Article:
Amazon Forest Growth Puzzles Scientists

  • Playlist
  • Download
  • Embed
    Embed <iframe src="http://www.npr.org/player/embed/1756130/1756131" width="100%" height="290" frameborder="0" scrolling="no">
  • Transcript

Forests in a remote part of the Amazon are suddenly growing like teenagers in a growth spurt. This shouldn't be happening in old, mature forests. Scientists think it might be caused by the extra carbon dioxide humans are putting in the air. As a result, some species are getting pushed out and others are taking over — evidence that no place on Earth is too remote to be changed by human activity. NPR's Christopher Joyce reports.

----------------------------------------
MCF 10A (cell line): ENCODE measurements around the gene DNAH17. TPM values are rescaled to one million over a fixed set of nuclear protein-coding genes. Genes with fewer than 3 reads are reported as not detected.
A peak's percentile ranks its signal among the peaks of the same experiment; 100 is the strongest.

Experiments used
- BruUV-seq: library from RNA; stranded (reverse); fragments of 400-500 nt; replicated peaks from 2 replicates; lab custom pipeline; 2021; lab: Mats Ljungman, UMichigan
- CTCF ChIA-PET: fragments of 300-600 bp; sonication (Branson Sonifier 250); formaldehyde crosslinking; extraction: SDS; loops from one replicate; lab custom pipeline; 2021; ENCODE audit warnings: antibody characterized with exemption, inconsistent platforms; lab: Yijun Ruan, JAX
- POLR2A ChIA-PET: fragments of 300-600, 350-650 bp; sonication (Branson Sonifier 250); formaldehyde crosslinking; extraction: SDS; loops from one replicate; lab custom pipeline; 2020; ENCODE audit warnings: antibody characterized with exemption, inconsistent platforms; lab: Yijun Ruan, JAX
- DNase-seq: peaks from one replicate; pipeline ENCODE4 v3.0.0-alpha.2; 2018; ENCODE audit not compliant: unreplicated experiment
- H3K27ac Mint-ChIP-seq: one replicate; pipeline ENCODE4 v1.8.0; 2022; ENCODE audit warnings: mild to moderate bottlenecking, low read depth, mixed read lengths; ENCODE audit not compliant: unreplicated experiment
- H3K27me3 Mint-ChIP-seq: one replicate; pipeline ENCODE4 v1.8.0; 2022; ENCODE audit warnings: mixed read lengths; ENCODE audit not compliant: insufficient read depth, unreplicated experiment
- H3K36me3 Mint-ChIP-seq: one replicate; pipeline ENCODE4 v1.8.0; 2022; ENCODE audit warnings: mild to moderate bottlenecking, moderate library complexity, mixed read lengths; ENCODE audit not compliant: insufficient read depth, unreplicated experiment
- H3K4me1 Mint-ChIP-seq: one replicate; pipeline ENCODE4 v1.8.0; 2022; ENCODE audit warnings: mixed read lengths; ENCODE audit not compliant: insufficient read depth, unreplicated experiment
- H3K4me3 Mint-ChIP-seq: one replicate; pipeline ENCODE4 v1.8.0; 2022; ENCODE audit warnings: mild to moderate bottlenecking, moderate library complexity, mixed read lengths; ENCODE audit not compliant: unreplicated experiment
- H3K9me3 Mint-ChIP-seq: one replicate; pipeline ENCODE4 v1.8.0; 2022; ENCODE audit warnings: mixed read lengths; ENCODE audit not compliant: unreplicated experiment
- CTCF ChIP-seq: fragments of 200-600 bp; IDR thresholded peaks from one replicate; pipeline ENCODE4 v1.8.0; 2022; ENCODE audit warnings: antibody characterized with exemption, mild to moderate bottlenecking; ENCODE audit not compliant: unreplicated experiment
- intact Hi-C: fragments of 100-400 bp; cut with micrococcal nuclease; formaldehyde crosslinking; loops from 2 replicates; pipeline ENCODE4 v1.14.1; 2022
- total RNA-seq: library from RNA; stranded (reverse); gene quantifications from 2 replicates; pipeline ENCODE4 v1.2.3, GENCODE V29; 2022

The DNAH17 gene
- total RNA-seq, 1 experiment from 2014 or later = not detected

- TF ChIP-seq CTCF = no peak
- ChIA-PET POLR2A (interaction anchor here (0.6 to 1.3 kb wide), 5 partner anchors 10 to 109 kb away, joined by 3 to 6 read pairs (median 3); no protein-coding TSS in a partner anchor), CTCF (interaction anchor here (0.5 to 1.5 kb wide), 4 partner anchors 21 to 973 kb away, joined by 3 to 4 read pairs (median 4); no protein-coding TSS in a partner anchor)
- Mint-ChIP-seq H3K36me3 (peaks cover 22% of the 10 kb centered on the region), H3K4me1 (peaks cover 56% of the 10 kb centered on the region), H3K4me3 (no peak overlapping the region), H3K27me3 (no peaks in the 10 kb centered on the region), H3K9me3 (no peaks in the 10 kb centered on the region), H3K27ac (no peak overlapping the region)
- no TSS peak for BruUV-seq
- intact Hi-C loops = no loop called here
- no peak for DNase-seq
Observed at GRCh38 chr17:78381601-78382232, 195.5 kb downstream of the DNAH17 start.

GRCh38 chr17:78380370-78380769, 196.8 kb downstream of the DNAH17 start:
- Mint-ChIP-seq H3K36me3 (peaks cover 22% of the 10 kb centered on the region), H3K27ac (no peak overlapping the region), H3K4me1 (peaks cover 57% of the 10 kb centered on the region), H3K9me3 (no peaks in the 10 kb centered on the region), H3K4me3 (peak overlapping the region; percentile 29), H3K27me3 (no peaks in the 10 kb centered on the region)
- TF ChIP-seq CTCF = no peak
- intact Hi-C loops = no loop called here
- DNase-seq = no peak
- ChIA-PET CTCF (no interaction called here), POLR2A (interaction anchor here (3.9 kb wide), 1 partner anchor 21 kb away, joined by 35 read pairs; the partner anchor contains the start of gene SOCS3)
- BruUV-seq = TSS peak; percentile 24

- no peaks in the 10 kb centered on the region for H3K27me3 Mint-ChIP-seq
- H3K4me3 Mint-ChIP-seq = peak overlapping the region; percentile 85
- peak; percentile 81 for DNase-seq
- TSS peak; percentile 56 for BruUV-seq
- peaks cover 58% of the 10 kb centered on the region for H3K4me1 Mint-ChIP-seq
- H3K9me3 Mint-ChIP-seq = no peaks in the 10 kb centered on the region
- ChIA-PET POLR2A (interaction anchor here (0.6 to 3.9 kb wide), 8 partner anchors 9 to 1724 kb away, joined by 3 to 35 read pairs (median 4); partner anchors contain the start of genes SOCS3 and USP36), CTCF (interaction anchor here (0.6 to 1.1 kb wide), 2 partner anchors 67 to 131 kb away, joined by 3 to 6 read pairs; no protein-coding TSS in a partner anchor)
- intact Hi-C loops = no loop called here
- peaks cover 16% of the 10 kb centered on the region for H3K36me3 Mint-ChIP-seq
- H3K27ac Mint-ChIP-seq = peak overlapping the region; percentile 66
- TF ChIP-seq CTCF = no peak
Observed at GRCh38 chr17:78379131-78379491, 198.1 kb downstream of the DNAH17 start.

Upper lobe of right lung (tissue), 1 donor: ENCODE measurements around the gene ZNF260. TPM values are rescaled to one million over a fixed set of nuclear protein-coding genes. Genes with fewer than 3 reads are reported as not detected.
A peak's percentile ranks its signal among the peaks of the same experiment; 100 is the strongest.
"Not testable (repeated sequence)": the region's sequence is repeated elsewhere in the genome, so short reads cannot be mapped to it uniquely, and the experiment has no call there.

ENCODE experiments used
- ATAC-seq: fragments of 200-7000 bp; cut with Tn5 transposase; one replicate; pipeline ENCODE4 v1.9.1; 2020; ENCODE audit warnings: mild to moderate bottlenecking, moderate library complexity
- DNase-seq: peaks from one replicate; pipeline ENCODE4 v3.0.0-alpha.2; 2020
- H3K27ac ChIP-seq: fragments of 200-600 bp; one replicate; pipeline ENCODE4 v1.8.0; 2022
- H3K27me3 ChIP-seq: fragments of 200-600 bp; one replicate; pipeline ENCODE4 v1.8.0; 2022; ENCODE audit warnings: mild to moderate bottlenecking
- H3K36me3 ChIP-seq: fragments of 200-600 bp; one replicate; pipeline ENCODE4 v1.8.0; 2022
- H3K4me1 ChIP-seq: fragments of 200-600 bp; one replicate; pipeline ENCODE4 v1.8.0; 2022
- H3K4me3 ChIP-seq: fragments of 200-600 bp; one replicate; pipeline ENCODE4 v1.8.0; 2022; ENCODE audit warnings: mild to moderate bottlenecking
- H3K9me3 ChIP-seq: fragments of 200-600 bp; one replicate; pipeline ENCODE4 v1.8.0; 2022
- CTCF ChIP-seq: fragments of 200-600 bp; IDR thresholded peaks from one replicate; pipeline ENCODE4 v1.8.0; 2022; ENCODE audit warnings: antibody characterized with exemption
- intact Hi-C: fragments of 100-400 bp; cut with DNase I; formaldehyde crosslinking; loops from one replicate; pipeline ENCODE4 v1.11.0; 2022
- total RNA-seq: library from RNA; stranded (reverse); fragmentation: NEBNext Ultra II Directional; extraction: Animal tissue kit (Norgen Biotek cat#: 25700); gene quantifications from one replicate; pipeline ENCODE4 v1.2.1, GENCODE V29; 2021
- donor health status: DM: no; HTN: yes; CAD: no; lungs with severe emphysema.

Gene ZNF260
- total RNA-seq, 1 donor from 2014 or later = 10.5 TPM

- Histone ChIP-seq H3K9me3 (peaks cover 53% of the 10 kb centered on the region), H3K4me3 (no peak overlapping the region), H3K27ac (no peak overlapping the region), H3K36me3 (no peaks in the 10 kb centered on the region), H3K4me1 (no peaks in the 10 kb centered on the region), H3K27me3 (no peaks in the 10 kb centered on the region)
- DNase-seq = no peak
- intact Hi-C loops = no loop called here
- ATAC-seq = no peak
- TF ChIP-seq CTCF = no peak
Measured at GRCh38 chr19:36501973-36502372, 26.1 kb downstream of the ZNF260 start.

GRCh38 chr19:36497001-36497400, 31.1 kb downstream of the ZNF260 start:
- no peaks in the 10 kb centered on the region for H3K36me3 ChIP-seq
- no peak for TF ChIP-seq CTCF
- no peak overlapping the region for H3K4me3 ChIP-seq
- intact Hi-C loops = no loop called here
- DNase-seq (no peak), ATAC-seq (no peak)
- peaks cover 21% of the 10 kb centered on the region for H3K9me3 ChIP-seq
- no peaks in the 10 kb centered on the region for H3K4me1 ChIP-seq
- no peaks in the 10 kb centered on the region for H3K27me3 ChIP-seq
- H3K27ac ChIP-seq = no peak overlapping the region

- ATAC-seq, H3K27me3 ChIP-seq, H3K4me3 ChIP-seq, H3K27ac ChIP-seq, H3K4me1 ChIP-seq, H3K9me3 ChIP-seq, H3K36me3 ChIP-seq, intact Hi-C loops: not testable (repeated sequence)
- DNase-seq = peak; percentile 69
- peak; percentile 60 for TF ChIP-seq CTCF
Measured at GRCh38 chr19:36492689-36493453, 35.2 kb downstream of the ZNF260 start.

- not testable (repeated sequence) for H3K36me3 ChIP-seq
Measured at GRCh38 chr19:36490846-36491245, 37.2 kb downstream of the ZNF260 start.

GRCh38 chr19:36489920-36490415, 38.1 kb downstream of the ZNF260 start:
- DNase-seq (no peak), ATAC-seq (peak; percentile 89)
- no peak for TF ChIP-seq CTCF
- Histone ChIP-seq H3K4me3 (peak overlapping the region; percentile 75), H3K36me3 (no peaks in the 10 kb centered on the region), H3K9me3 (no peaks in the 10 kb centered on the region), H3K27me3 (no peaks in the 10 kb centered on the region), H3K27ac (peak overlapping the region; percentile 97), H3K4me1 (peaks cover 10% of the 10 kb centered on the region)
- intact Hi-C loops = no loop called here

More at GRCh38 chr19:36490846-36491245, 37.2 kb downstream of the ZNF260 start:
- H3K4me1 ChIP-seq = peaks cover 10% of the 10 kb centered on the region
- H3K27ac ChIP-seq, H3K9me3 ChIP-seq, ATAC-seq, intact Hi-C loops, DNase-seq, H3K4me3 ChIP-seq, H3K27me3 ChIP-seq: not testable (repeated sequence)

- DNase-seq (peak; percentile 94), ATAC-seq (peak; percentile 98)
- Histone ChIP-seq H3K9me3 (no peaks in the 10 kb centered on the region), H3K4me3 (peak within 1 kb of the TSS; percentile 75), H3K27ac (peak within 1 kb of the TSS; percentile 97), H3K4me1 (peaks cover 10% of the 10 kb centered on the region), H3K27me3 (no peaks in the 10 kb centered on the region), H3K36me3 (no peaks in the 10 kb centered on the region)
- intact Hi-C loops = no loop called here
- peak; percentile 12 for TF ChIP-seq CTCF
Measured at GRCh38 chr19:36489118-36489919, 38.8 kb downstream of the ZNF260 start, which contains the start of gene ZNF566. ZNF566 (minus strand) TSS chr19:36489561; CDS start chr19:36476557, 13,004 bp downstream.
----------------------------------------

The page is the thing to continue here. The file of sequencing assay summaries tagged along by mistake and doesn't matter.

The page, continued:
Comments

 

Please keep your community civil. All comments must follow the NPR.org Community rules and terms of use, and will be moderated prior to posting. NPR reserves the right to use the comments we receive, in whole or in part, and to use the commenter's name and location, in any medium. See also the Terms of Use, Privacy Policy and Community FAQ.